• the surname, first name, place and date of birth, occupation and domicile of the complainant;
  • the event giving rise to the damage suffered;
  • the nature of the damage.

The period during which the victim must lodge a complaint depends, in particular, on the limitation period of the offence. The period varies between one and ten years.

How do I find out what is happening with the case?

Victims haves the right:

  • to be automatically informed when their case is closed and of the reasons why;
  • on request, to be informed that their case is under judicial investigation;
  • on request, to be informed about the state of the criminal proceedings;
  • to be automatically informed by the public prosecutor's office of the date of the hearing at which their case will be tried;
  • upon request, to obtain information on any final judgment in the prosecution.

When the complaint is filed with the Public Prosecutor, within 18 months of receiving the complaint or accusation, the Public Prosecutor will inform the victim of any action taken by way of follow-up including, where appropriate, closure of the case and the underlying reason.

Am I entitled to legal aid (during the investigation or trial)? Under what conditions?

To ensure access to justice in the event that victims do not have sufficient resources, particularly in relation to the guaranteed minimum income, they have the right to receive full legal support free of charge for the defence of their interests. This aid is provided by the Council of the Bar Association, if victims asks for it and if they are:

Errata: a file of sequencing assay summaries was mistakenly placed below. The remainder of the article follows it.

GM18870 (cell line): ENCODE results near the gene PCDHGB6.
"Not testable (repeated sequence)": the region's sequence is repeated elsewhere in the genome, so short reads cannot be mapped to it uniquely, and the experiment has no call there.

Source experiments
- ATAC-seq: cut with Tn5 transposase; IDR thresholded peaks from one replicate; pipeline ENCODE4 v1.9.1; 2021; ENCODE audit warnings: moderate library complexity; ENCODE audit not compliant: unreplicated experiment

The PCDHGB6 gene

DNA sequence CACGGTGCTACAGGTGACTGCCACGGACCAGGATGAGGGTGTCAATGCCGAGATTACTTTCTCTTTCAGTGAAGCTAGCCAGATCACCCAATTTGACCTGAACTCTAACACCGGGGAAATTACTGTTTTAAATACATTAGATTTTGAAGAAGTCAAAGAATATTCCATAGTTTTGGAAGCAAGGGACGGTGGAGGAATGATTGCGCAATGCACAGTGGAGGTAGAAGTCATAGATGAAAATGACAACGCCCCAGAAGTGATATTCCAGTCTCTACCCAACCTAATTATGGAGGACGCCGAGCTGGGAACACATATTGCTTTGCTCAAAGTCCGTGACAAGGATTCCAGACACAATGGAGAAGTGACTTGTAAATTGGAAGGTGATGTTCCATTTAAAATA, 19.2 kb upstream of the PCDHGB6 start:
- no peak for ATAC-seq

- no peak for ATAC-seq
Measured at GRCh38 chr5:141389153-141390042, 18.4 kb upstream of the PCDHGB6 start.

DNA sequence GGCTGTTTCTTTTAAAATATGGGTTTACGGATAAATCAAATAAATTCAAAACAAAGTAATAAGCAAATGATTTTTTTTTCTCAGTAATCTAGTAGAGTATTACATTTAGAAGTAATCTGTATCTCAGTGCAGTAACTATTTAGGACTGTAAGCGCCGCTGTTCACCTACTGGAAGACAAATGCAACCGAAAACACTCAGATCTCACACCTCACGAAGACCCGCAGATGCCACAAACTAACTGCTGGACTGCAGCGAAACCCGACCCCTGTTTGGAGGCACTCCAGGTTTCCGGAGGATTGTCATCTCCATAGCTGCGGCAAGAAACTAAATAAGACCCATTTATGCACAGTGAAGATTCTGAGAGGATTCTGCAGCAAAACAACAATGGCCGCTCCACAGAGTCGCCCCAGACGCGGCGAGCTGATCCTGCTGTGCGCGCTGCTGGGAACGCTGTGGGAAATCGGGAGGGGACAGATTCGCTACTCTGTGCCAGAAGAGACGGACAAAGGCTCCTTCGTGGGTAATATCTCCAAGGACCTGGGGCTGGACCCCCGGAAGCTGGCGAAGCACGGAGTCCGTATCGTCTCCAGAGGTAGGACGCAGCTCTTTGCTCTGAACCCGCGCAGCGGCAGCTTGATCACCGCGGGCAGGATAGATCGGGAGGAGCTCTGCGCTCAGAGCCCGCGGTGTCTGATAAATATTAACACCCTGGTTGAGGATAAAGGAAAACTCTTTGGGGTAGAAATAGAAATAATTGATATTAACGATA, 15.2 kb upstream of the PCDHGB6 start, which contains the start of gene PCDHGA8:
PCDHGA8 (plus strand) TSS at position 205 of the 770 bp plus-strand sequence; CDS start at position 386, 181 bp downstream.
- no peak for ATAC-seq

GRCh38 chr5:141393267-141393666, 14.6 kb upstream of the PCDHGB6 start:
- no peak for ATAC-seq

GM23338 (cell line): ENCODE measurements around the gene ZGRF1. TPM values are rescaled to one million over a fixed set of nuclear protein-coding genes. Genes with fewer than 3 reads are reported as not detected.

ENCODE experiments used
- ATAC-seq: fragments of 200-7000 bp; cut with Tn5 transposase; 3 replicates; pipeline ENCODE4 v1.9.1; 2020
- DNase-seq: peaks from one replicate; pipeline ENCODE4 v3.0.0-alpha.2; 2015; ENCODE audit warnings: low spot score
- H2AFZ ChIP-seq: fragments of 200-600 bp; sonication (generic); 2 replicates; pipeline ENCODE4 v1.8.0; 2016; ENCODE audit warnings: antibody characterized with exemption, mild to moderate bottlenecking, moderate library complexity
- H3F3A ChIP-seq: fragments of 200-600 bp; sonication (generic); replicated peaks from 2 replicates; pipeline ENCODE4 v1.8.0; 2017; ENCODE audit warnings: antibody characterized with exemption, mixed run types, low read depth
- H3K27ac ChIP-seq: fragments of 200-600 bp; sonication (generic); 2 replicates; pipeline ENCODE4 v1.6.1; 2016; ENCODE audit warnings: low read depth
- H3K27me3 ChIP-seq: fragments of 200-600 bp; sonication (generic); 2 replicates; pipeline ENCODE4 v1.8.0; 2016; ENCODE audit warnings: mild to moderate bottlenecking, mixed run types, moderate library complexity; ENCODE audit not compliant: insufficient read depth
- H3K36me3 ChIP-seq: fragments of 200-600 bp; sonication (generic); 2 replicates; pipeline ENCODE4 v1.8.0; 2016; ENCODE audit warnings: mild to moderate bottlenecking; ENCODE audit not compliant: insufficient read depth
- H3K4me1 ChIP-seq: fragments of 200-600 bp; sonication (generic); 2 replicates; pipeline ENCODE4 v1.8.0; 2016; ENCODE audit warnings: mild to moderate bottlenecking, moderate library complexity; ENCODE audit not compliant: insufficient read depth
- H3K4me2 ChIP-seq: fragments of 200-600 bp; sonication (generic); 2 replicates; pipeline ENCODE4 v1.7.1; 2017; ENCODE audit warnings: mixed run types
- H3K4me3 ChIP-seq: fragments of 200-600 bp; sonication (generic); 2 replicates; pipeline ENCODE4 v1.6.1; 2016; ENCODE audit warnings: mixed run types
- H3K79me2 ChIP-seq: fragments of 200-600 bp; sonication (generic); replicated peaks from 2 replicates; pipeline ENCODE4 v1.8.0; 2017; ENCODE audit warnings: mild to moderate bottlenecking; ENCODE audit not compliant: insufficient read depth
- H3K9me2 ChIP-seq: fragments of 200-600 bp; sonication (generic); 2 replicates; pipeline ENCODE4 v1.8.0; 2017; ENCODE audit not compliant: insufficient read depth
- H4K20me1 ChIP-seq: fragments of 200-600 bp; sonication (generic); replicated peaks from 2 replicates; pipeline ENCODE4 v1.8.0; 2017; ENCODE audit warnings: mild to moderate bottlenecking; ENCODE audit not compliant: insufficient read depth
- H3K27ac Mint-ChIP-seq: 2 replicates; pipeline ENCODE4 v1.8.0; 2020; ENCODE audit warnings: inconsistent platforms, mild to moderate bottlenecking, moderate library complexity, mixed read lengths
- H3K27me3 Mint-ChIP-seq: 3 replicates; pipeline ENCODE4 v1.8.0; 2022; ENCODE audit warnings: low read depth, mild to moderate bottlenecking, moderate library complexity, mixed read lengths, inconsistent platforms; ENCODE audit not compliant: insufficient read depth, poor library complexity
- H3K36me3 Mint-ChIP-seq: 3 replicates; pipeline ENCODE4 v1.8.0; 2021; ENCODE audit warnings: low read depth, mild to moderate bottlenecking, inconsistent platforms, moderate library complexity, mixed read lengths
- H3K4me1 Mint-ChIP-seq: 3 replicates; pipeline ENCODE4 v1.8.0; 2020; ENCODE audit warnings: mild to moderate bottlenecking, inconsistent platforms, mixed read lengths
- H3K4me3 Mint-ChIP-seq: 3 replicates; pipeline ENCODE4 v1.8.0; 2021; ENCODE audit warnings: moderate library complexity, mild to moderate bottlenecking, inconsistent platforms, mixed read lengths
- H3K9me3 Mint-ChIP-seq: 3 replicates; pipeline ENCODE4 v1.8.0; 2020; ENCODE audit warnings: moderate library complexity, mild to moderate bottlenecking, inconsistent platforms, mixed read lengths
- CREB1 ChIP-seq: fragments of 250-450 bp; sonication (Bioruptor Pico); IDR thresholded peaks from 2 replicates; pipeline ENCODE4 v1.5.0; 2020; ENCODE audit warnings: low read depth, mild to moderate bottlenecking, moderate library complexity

• a Luxembourg national,
  • a foreign national authorised to settle in the country,
  • a national of a Member State of the European Union (EU),
  • a foreign national assimilated to a Luxembourg national in the matter of legal aid by virtue of an international treaty.

To determine financial resources, total gross income and wealth are taken into account, as well as the incomes of people living in the same household. In addition to the case of limited resources, victims can also receive legal aid if serious reasons related to their social, family or material situation justify eligibility.

An application for legal aid must be made using a questionnaire available from the Central Social Assistance Service (Link opens in new windowhttp://www.guichet.public.lu/citoyens/fr/organismes/service-central-assistance-sociale/index.html) signed by the victim and sent to the territorially competent Chairman of the Bar Association (Diekirch or Luxembourg).

The questionnaire to be completed will include in particular:

  • the identity (surname, first names, place and date of birth, occupation, domicile, marital status, nationality) of the victim;
  • the nature of the litigation for which the legal aid is required;
  • the family situation of the victim;
  • the Link opens in new windowfinancial circumstances of the victim.

Victims may also indicate the name of the lawyer(s) that they wish to be assigned under the legal aid scheme, or where applicable, indicate the name of the lawyer currently assigned to them.

Documents to be attached to the application by victims:

  • a copy of their identity document;
  • Link opens in new windowcertificate of registration with the Joint Social Security Centre (Centre Commun de la Sécurité Sociale - CCSS) as well as for persons belonging to their households;
  • for the person concerned and each member of the household: pay slips (or a CCSS income certificate), minimum guaranteed income receipts, unemployment benefit or pension receipts or other receipts covering the last three months and indicating the gross amounts (bank statements are not sufficient);
  • a zero-balance certificate from the National Solidarity Fund (Fonds national de solidarité) for each member of the household, if the household does not receive anything from the Fund;
  • if the household receives or pays a maintenance allowance, a document indicating the amount paid or received (bank statements for the last three months, for example);